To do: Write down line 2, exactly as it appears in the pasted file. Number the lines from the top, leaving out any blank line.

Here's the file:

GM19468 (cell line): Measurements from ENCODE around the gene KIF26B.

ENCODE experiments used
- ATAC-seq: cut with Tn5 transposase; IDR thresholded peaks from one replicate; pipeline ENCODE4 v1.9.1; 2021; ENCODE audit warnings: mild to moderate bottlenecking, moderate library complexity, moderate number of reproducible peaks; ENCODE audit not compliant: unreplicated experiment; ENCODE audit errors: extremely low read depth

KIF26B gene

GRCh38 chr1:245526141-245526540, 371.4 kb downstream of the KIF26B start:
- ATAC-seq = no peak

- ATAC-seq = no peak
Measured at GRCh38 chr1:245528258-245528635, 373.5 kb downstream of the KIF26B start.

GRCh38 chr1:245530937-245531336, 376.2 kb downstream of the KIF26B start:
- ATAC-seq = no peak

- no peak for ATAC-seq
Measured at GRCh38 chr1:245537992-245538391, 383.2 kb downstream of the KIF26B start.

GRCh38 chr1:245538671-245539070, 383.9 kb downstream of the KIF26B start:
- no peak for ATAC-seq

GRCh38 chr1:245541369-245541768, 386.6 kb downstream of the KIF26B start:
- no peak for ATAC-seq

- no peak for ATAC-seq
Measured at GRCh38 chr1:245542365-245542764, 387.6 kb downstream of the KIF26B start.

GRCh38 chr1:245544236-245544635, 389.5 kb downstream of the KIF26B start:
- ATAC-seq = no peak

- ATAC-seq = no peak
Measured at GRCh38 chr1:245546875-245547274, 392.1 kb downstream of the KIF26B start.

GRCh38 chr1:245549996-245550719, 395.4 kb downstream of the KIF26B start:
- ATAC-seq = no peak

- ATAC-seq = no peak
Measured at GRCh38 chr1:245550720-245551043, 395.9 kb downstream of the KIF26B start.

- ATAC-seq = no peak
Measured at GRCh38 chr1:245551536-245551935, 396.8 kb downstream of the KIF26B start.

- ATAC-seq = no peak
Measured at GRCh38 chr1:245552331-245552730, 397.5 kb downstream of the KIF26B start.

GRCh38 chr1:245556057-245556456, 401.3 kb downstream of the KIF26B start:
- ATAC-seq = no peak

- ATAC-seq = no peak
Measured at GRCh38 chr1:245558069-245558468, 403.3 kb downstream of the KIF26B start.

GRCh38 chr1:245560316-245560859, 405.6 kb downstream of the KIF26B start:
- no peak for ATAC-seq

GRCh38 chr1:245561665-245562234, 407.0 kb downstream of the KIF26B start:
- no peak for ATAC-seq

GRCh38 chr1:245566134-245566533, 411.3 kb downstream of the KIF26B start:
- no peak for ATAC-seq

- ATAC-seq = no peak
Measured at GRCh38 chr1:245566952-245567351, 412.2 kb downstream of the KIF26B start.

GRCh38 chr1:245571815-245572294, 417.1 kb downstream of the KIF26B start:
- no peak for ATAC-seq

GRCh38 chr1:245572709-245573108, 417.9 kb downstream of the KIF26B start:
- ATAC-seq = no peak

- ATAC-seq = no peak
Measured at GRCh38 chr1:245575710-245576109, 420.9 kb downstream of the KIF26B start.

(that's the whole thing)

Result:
ENCODE experiments used